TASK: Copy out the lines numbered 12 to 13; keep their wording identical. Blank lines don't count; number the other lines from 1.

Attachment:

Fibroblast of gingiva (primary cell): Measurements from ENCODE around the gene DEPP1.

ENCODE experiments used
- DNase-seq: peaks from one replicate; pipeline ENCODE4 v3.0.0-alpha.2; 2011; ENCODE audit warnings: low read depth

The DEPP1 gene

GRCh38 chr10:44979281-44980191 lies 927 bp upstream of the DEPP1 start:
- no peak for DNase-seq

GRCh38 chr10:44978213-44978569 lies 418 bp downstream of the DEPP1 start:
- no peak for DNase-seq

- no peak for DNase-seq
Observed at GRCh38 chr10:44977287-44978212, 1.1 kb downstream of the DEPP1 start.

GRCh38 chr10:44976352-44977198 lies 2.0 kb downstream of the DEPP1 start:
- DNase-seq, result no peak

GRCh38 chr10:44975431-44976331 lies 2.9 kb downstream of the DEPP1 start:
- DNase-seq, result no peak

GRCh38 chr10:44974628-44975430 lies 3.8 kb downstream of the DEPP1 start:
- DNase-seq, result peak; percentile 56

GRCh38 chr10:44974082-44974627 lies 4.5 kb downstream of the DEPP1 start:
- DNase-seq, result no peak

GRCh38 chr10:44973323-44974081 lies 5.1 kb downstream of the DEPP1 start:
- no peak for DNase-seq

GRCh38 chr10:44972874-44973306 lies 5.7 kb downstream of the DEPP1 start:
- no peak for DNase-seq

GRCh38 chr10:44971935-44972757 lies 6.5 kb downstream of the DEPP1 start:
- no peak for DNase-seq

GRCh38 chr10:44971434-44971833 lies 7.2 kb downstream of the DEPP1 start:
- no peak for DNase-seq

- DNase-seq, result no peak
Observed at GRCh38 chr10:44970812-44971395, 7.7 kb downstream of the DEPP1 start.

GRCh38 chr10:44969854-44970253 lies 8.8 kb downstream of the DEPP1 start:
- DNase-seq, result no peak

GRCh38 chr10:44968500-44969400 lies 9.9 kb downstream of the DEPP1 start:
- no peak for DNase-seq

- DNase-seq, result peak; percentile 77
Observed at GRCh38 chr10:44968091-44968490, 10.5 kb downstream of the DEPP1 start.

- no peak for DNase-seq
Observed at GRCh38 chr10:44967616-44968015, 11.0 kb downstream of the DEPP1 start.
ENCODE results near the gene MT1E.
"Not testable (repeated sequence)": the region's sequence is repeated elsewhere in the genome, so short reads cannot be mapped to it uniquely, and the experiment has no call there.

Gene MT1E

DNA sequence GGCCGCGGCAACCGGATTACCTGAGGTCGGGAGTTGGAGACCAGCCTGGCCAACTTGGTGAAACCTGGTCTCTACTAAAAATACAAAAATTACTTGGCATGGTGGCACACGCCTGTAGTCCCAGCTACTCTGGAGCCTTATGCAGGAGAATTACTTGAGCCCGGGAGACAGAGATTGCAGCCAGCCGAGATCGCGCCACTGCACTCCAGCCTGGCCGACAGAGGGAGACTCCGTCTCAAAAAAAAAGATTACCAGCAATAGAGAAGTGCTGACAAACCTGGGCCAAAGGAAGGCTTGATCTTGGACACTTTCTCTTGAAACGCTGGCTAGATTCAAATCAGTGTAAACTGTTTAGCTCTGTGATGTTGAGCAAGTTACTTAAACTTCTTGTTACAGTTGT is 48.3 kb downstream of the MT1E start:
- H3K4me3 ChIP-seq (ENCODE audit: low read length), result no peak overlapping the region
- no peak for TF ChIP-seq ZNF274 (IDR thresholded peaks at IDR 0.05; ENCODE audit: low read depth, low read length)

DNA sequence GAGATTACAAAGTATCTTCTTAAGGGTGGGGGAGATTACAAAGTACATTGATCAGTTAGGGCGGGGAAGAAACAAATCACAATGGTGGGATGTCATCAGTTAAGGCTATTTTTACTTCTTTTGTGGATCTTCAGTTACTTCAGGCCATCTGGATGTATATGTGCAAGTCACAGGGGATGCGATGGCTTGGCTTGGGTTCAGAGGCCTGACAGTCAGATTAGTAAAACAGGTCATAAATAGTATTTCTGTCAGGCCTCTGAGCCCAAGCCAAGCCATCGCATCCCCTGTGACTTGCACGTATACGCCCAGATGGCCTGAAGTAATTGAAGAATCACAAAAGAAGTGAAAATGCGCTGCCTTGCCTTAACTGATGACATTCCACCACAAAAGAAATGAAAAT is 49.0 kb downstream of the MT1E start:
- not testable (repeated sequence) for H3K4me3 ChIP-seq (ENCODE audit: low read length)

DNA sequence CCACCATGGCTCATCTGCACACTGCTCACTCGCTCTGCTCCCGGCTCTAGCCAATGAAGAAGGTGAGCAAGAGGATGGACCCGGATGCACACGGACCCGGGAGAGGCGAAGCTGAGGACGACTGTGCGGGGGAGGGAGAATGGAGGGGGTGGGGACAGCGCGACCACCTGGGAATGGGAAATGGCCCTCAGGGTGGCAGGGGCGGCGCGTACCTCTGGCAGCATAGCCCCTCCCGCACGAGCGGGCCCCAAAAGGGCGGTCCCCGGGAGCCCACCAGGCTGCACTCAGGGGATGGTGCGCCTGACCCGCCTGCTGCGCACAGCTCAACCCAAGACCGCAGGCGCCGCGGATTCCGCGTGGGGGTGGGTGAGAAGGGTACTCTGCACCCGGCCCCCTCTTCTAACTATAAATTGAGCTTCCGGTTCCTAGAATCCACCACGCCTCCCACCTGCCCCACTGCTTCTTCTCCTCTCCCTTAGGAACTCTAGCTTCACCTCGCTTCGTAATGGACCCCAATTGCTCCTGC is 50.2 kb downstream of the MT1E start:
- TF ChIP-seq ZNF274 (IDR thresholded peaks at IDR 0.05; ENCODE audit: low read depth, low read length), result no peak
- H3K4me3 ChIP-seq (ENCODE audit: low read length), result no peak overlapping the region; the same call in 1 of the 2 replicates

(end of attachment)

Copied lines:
- DNase-seq, result no peak

GRCh38 chr10:44975431-44976331 lies 2.9 kb downstream of the DEPP1 start: